> > son's wife's sister"). It is possible that PirahaN does not use
> > clause embedding as exemplified by the English sentence, "I know
> > (that) he lied." They might say, " I know (it). He lied." In Hindi
> > we cannot embed a small clause as we can in English, " He kicked
> > the door open." In Hindi we have to say, "He kicked the door. The
> > door opened." We need to examine other constructions where PirahaN
> > may use recursion. If we do not find any recursion in any
> > construction, the only thing we can say that PirahaN has not
> > exploited this feature of language design. It would be a surprising
> > fact but it will not disprove the Chomskyan hypothesis that this
> > trait is AVAILABLE to all languages.
> This says nothing. Facial recognition is available to all languages
> too. The fact that something is available to languages could either
> follow because it is part of Universal Grammar or because it is part
> of general human cognitive abilities. That is the question. The lack
> of recursion in Piraha syntax alongside the clear evidence for
> recursion in Piraha thought and discourse interpretation and
> compositional semantics indicates that it is very strange, at the
> least, to call recursion a fact about grammar or the Faculty of
> Language, whether FLB or FLN. In fact, Herbert Simon noted years ago
> (1962) that recursion characterizes all information processing
> systems, human or not. This cannot be so easily linked to UG, etc.
> And if I am correct that recursion is absent in Piraha (experiments
> are on-going) then the simplest hypothesis is that recursion is a
> fact about brains and not about language. It adds nothing to any
> debate to say that it is 'available'. Available where, how, and why?
> In the brain generally due to greater intelligence or in a
> specialized language compartment, language organ, etc? The evidence
> suggests the former over the latter. And if I am also correct (maybe
> not, I grant) that recursion is absent for cultural reasons, then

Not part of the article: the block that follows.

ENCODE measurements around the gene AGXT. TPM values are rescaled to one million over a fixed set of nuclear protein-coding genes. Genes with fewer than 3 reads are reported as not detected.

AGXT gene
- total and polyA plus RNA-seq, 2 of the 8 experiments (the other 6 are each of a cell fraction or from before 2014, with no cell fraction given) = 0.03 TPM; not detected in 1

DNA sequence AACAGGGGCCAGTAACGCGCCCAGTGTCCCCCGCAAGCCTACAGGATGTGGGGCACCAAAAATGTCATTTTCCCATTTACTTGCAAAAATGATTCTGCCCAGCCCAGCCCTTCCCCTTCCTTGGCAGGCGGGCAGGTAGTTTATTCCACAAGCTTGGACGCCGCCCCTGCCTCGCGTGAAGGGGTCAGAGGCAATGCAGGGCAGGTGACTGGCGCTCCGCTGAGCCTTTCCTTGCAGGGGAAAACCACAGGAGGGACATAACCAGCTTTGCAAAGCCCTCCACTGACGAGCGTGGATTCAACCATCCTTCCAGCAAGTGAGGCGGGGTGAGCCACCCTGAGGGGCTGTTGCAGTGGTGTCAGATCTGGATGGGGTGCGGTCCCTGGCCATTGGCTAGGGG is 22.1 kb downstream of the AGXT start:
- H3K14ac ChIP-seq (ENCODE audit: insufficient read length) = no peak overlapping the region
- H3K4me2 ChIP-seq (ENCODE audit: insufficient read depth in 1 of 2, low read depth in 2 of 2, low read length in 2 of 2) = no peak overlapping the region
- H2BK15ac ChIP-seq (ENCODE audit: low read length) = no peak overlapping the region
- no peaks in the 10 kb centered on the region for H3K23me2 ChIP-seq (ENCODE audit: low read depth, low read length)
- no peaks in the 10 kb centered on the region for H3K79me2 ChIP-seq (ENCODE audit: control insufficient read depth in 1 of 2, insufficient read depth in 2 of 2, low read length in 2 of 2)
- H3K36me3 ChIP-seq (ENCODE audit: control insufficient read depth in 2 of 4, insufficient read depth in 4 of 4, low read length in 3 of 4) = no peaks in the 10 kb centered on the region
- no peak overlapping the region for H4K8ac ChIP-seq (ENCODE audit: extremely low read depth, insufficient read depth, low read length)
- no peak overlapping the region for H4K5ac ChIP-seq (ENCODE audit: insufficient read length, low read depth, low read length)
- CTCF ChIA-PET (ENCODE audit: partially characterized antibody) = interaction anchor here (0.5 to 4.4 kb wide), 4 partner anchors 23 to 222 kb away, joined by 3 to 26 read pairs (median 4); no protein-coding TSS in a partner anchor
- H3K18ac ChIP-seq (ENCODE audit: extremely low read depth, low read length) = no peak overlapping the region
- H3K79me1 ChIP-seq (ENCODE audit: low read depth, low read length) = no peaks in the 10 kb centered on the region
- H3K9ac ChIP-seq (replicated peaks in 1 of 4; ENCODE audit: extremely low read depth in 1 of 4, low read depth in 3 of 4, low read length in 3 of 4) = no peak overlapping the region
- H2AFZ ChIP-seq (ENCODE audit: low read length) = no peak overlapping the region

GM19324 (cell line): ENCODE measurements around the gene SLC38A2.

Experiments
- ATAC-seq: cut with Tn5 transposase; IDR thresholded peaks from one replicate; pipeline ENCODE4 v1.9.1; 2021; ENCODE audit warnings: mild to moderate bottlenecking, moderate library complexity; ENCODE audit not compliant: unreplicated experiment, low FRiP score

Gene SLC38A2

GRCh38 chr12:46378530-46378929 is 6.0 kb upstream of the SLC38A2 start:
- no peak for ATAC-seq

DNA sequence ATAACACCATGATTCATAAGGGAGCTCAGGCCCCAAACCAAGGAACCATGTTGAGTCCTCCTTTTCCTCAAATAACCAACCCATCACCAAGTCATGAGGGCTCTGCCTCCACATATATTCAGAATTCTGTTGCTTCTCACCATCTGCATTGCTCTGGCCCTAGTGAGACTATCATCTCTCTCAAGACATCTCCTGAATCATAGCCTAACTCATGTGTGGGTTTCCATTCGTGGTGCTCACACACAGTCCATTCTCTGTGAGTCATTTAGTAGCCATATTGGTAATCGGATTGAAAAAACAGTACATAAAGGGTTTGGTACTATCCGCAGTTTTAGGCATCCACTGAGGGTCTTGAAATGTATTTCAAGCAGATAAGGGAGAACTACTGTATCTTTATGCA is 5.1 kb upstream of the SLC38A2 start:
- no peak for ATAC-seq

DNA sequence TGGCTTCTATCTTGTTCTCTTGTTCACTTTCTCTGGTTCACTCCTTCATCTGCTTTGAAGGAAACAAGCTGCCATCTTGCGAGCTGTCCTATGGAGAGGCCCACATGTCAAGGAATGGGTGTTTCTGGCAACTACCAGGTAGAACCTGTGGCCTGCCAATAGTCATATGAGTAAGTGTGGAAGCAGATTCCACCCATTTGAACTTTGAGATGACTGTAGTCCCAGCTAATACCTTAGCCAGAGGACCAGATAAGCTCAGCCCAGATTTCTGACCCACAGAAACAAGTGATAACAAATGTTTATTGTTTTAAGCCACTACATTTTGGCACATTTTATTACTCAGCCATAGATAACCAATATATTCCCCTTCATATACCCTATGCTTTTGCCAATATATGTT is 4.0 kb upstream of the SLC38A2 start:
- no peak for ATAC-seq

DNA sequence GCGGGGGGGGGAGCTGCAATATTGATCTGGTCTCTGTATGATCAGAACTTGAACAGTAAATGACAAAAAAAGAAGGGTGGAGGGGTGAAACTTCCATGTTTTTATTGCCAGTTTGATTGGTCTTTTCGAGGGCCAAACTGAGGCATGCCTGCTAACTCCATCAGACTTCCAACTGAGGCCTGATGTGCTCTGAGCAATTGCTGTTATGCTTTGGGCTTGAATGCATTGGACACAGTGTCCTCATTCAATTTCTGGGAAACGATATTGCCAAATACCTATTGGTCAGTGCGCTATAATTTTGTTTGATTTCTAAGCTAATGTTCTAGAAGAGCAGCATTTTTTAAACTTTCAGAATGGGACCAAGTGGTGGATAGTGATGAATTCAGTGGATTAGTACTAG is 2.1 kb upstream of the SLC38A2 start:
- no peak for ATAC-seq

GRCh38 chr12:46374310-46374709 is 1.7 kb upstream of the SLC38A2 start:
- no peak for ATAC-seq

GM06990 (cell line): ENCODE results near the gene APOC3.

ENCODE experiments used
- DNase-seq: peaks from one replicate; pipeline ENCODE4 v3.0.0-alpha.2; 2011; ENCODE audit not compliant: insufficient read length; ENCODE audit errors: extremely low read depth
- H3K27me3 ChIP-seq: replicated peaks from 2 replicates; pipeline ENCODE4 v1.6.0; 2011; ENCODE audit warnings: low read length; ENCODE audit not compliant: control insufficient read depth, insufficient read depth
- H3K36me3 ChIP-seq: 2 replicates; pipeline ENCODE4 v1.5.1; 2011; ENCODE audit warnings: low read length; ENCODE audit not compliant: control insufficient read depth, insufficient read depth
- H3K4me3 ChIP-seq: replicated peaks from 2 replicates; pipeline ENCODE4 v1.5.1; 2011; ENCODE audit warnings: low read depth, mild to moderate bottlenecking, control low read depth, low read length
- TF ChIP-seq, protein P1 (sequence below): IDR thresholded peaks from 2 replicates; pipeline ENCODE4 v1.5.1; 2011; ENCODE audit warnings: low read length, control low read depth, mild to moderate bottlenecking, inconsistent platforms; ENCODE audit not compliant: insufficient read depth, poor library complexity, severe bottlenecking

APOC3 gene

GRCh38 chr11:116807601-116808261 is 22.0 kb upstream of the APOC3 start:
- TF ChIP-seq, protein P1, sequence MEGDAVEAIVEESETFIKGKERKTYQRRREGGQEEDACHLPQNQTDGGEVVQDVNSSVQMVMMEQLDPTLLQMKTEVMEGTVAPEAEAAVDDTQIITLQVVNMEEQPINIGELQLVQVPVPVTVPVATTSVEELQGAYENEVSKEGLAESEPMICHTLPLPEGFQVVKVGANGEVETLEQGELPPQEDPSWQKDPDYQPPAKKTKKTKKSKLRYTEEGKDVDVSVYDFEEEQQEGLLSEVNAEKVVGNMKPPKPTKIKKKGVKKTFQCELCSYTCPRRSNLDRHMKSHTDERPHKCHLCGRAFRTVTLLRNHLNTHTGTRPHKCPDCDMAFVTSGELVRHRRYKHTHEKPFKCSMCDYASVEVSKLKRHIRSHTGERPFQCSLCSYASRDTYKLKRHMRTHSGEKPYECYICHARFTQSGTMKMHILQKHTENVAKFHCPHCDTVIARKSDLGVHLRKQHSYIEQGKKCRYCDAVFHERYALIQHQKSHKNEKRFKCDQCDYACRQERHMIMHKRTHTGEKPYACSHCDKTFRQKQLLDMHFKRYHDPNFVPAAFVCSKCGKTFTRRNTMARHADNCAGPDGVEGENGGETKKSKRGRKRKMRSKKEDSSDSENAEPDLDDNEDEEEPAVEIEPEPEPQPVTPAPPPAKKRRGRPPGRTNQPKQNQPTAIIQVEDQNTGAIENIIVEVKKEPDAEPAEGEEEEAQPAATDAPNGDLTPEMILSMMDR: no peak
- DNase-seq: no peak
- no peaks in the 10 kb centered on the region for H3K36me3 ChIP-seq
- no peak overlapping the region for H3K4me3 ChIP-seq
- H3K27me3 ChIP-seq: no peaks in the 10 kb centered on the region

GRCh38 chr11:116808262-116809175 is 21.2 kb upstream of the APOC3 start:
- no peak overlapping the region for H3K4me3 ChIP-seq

> this is culture affecting core grammar in ways that are very
> difficult to reconcile with the view of recursion as part of the
> biology. Culture doesn't affect whether hair grows, for example, only
> how that growth is managed.
> > 3. Dan Everett confuses "language" with "communication." Language,
> > especially syntax, is a cognitive object involving computation
> > (merging, adjoining, moving,etc.) with word-sized units. cultural
> > meanings enter the language through its lexicon, metaphors,
> > metonymies, conceptual blends, etc., NOT through syntax.
> > Communication involves exchange of ideas, emotional states, etc.
> > between two parties; it can be done without language, as it seems
> > that the PirahaN people communicate with each other by prosodic
> > means only ( humming without using any vowels and consonants of
> > their language, using nasal whines, popping or flipping their
> > lips,etc.)
> The syntax is in fact the claim I have made - the culture affecting
> the syntax. We all know it can affect the language.
> > I am afraid I do not understand this excitement about Dan Everett's
> > "exceptional findings" about PirahaN.
> I do not either, since I believe that on closer examination many
> languages will be found that show similar characteristics. The
> excitement is not about whether Piraha is exceptional, but whether it
> and many other languages show that Universal Grammar is an
> unnecessarily baroque and empirically inadequate hypothesis.